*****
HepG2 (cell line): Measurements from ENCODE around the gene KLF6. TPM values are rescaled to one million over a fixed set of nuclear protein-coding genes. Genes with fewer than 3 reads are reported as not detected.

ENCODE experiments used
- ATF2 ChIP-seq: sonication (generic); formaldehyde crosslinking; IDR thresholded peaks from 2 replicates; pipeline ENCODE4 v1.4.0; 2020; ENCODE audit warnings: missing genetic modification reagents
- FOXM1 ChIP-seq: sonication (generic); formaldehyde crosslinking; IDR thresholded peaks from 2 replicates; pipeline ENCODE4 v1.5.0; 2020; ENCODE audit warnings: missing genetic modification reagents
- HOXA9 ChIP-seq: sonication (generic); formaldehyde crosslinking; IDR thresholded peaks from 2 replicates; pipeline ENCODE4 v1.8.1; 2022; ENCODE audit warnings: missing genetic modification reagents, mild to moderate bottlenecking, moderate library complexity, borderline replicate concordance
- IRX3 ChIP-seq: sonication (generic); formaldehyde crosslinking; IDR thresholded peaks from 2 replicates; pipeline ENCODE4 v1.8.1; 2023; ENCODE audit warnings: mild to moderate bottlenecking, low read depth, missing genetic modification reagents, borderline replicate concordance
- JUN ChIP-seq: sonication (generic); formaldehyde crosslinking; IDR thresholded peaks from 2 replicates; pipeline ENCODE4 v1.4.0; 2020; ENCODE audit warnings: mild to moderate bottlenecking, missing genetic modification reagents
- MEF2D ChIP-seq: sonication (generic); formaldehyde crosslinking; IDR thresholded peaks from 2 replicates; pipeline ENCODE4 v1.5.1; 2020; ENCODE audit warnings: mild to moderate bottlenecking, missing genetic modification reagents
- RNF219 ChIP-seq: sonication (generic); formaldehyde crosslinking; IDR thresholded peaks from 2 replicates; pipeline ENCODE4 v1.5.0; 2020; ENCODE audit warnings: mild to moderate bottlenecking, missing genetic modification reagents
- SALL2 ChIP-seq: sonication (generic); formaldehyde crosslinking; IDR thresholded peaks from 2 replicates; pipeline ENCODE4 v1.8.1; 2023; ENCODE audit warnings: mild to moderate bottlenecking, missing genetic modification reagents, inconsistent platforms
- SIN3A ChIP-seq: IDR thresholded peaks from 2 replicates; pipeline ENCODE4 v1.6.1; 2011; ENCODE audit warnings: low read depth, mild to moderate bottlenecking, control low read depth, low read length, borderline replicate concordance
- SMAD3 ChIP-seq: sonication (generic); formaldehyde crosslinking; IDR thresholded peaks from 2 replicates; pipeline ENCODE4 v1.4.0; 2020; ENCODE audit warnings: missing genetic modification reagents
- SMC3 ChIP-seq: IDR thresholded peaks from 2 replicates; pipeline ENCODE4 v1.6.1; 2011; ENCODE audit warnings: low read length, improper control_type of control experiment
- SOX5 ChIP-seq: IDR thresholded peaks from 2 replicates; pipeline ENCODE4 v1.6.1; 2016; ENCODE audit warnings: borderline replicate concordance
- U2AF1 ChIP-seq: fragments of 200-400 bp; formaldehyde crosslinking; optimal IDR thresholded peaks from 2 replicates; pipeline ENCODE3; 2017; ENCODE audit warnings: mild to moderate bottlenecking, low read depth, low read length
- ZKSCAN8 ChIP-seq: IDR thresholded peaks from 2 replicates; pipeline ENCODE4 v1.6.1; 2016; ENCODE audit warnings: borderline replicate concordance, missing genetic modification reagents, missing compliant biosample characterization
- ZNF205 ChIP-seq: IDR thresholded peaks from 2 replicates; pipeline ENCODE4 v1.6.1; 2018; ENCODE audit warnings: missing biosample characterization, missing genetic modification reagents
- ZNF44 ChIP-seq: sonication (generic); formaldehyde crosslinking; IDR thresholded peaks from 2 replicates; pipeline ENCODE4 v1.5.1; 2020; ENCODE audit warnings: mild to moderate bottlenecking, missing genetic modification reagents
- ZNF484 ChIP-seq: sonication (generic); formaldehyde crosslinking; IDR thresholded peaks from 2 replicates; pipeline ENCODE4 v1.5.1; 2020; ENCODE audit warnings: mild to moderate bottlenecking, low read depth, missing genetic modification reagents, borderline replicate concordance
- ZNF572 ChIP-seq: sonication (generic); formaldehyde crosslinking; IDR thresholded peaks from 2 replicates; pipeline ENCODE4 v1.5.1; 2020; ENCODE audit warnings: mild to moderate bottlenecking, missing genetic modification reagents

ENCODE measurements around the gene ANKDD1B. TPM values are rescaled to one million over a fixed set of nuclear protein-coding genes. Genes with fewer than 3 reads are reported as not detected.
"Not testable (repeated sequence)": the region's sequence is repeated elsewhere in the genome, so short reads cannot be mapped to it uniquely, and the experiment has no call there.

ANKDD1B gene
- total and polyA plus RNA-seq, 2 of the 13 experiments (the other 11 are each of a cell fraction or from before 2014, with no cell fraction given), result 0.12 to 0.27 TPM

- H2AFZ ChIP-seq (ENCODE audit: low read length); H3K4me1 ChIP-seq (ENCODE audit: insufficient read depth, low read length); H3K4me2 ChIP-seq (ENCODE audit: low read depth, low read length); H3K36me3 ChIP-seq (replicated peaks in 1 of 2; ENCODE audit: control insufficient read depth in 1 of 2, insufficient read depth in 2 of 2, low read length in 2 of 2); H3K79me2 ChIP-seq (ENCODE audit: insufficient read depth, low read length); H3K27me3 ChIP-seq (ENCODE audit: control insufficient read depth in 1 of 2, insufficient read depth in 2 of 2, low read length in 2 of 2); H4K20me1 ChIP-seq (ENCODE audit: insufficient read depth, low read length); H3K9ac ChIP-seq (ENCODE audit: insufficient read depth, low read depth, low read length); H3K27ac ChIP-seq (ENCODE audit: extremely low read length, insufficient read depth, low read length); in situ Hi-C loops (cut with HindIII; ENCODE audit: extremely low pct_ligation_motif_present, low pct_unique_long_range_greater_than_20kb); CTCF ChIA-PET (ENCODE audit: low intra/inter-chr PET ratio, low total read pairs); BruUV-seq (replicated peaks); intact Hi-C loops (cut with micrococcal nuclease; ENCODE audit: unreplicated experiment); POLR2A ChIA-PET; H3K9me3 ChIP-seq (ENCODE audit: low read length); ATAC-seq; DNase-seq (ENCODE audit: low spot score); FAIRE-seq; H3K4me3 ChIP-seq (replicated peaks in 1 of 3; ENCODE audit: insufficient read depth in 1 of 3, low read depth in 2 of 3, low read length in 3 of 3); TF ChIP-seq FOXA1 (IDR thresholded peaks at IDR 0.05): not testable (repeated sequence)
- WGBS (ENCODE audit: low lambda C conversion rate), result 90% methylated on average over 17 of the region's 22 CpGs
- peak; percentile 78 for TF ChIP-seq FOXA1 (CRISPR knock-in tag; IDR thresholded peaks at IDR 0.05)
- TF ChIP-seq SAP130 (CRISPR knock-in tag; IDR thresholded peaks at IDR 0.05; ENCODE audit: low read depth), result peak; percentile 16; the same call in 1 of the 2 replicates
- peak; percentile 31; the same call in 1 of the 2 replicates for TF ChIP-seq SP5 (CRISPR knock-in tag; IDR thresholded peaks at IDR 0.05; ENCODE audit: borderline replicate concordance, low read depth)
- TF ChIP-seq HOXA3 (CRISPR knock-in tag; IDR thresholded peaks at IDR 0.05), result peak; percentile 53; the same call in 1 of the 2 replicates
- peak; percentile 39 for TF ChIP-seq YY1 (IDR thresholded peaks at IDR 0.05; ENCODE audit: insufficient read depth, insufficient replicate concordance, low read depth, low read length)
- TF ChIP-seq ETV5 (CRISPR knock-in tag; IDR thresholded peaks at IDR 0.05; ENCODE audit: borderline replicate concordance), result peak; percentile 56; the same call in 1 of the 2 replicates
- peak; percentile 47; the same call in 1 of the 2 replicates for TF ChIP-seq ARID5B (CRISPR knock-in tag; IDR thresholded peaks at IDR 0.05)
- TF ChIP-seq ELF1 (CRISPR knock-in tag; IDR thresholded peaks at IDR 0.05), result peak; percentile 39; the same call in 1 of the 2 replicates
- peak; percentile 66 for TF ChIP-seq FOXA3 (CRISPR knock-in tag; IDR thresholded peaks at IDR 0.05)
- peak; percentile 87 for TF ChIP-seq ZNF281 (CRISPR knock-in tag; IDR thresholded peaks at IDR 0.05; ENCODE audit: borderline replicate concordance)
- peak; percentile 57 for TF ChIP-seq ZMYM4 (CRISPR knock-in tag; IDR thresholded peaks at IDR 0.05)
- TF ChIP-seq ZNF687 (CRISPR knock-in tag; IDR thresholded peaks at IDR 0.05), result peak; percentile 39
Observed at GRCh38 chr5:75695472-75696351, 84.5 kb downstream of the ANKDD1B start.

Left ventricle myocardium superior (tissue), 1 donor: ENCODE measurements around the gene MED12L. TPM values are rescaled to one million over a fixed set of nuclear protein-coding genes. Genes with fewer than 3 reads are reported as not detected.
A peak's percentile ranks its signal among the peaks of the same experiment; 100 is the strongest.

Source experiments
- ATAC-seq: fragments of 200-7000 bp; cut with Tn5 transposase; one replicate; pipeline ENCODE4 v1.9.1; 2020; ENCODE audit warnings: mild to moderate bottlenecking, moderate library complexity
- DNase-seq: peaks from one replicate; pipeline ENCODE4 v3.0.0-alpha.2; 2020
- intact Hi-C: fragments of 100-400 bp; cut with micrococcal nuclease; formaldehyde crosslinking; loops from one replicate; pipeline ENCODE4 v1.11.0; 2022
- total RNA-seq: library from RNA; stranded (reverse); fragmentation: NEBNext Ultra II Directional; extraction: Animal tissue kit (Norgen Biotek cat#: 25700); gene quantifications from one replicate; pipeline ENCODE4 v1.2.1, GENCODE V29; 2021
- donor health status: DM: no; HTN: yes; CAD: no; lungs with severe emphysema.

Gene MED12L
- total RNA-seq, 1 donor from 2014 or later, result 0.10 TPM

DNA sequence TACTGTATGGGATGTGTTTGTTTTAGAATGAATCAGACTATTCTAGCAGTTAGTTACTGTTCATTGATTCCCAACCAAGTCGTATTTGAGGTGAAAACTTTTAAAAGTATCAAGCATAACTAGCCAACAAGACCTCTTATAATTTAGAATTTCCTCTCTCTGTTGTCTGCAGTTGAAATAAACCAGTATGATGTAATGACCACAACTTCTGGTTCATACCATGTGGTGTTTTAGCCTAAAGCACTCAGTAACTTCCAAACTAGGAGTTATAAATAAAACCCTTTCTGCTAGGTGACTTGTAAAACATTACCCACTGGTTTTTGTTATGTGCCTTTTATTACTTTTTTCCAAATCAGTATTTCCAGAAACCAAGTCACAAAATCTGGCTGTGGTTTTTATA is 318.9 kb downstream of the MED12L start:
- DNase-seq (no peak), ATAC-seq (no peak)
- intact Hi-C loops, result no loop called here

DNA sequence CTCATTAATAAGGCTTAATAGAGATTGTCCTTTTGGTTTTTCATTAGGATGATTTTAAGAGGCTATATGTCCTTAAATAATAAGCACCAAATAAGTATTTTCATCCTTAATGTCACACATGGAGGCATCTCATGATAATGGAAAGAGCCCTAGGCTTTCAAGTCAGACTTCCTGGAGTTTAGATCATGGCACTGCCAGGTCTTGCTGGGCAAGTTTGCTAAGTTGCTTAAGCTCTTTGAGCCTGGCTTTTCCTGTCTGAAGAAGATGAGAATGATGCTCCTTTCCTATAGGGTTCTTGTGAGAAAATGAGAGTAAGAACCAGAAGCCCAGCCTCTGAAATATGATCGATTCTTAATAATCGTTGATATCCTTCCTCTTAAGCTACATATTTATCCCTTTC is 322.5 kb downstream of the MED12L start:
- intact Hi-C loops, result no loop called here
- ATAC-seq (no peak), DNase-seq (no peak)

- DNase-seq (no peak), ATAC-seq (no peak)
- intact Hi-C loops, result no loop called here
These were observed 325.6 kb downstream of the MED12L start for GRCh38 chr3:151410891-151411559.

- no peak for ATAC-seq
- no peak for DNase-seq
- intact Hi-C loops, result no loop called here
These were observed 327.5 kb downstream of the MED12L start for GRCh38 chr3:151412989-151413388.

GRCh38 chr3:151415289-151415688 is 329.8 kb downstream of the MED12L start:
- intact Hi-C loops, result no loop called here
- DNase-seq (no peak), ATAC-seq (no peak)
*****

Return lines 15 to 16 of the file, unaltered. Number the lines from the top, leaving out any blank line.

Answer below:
- U2AF1 ChIP-seq: fragments of 200-400 bp; formaldehyde crosslinking; optimal IDR thresholded peaks from 2 replicates; pipeline ENCODE3; 2017; ENCODE audit warnings: mild to moderate bottlenecking, low read depth, low read length
- ZKSCAN8 ChIP-seq: IDR thresholded peaks from 2 replicates; pipeline ENCODE4 v1.6.1; 2016; ENCODE audit warnings: borderline replicate concordance, missing genetic modification reagents, missing compliant biosample characterization